Description

I own no land, instead I have wheelestate. I’ve been a full time RVer since 1997. Working summers as a Park Ranger takes me to many beautiful places and playing during the winter takes me to many more. This blog is simply the story of my life's adventures.

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Thank you for stopping by. Just to let you know, I'm still blogging but have moved to Geogypsytraveler. Hope you'll follow my adventures. Just click here.

Sunday, April 19, 2009

Painted Desert Arizona

At last I’m posting Joan’s much requested Painted Desert.

Bridge over Little Colorado River
When you cross the Little Colorado River at Cameron on Highway 89 North you enter the western edge of the Painted Desert.

Enter The Painted Desert
During the Early Triassic, about 250 million years ago, the mass of all continents known as Pangaea began to drift apart between North America and Africa.

The west coast of North America subsided into a flat plain and when sea levels rose these plains were covered with seawater. When the level dropped the exposed land was covered with a deposit of Kaibab limestone.

Because eastern North America had the highest mountainous land at the time, rivers flowed westward to the low coastal plains. The slow moving waters deposited mostly red mudstone and very fine-grained sandstone.

At the same time tidal flows deposited gray mudstone and tan limestone. All these layers represent the Moenkopi Formation.

During the Middle Triassic deposition stopped and erosion began possibly due to climate change, a drop in sea level or a slight uplift of the Colorado Plateau region.

In the late Triassic, about 215 million years ago, the region again subsided and stream deposits filled valleys and river cuts with sediment of very coarse-grained sandstone and pebble conglomerate known as the Shinarump Member of the Chinle Formation.

As rivers continued to dominate the landscape mudstones in shades of red, gray, brown, purple, tan, orange and pink were deposited as water flooded over the river banks.

In addition, ash from exploding volcanoes fell on the Chinle river plains and eventually decomposed to clay with oxidized iron and manganese that give the rocks more vivid color.

Echo Cliffs on right, note the tip of the hills on left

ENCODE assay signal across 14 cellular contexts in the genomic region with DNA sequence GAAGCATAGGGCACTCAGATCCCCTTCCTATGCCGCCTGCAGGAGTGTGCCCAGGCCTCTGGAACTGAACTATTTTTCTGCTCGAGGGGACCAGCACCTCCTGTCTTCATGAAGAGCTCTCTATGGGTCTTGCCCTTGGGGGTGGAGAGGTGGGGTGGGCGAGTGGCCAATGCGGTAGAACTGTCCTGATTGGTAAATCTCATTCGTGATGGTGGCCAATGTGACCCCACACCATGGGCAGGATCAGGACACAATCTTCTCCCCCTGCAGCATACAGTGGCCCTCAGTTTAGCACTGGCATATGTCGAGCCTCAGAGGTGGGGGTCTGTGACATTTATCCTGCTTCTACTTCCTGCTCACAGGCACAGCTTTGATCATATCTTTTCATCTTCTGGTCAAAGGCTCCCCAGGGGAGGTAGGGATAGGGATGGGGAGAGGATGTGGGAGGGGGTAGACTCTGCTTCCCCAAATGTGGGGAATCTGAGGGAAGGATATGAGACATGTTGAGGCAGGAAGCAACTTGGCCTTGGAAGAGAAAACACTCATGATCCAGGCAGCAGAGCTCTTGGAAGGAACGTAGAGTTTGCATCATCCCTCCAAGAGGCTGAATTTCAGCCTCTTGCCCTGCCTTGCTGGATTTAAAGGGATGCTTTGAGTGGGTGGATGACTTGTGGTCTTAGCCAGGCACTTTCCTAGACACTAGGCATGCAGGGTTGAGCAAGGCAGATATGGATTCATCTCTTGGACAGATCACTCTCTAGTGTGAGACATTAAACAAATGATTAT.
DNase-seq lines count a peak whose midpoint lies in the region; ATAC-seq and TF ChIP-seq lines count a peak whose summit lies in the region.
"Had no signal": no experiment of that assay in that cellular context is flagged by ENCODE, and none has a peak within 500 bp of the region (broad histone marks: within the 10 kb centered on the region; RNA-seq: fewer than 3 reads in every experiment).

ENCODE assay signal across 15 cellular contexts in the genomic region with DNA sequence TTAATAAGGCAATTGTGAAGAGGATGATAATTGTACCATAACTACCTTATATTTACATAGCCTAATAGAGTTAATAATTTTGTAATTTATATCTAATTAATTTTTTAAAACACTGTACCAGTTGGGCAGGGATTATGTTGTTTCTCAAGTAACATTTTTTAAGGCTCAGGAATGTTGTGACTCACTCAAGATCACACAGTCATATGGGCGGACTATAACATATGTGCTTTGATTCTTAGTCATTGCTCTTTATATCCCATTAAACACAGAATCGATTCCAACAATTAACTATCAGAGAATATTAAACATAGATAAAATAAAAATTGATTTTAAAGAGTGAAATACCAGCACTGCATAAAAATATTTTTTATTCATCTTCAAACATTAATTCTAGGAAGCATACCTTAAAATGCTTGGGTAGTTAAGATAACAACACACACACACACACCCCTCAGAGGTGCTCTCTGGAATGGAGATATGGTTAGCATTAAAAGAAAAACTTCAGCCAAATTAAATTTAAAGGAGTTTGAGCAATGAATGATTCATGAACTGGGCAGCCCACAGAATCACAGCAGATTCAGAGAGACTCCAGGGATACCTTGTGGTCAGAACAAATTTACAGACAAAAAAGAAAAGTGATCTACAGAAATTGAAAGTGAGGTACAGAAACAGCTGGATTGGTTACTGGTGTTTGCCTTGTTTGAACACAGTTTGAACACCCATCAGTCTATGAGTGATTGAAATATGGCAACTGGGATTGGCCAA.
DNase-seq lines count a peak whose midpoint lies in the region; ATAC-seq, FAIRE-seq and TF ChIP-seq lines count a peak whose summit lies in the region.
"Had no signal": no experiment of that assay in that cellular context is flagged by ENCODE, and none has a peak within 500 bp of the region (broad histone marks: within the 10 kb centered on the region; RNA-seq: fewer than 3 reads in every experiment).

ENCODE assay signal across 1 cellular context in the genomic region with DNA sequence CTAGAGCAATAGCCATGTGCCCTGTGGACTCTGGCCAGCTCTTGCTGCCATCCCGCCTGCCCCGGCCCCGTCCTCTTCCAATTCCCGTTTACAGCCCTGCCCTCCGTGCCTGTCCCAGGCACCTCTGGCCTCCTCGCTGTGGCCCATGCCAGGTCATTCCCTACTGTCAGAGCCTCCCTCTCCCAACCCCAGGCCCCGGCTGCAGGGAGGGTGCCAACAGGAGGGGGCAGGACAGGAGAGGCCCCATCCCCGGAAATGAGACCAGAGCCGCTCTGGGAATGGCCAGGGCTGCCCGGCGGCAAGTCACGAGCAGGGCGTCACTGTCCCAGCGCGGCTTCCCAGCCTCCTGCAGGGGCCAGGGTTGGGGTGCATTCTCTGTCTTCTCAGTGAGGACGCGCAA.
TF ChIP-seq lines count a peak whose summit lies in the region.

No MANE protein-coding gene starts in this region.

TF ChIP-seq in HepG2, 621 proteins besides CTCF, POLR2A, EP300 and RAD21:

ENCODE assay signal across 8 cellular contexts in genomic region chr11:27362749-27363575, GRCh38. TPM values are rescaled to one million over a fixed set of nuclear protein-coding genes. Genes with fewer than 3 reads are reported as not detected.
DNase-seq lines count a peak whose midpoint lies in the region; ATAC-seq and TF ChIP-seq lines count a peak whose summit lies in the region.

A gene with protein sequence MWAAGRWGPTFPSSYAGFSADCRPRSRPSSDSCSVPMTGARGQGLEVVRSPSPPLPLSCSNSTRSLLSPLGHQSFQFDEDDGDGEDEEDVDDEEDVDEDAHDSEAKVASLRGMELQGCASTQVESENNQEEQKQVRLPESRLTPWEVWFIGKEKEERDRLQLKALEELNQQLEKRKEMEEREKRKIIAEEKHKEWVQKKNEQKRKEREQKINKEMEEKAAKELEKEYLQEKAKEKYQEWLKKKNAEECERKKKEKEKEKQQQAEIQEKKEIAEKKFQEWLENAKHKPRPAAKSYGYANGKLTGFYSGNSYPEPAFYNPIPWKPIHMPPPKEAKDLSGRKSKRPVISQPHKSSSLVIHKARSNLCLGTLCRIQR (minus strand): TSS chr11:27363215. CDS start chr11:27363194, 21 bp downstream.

The Painted Desert is referred to by some Native Americans as a “land of sleeping rainbows.”
Native Americans sell arts & crafts along the road
Much of the Painted Desert region is located within the Navajo Nation. The Navajo and the Hopi people have lived in the region for at least one thousand years, however the modern name for the desert comes from the Spaniards who named it "el Desierto Pintado" due to its brightly colored landscape.

Vermilion Cliffs in distance & Echo Cliffs on right
From the flat plain of the Painted Desert I continued up Echo Cliffs towards Page and the Glen Canyon Dam. Hope you’ll come back for more of the journey.

9 comments:

Karen said...

i don't know the geology of the land, but I do know this is one of the most beautiful places on earth. it is so amazing, and looks different around every turn of the road. Can't wait to see it again.

SAPhotographs (Joan) said...

Thank you! Thank you! Thank you!! As anyone every told you you are wonderful! :) HUGS!!

This is a fantastic post Gaelyn. What brilliant information and pics you have here.

I prefer "land of the sleeping rainbows" as that is exactly what it looks like to me. This has got to be one of the most beautiful places on earth. Those colors are out of this world.

dowhatyoulove said...

The Painted Desert is so beautiful! All the different colours are so magical!

I really love those little booths along the roads that the Native Americans sell crafts at, you can find some great little treasures there (even though a lot of it is very much the same)

Natural Moments said...

"land of the sleeping rainbows" I like this name too. It also implies to me that something magical will awaken and manifest here someday. The varied and unique ingredients will someday come together to evolve into something never seen or experienced before.

Erin said...

i so enjoy these posts through some of my favorite parts of the united states. i have traveled these roads many times over the years and never tire of the beauty of the landscape. beautiful...

Diane C. said...

Beautiful and informative. Enjoyed this post. I thought the clouds looked dream-like in many of the photos.

Janie said...

You're a great tour guide, explaining the geological formations. Beautiful photos.

dAwN said...

Great information. You are a wealth of knowledge!

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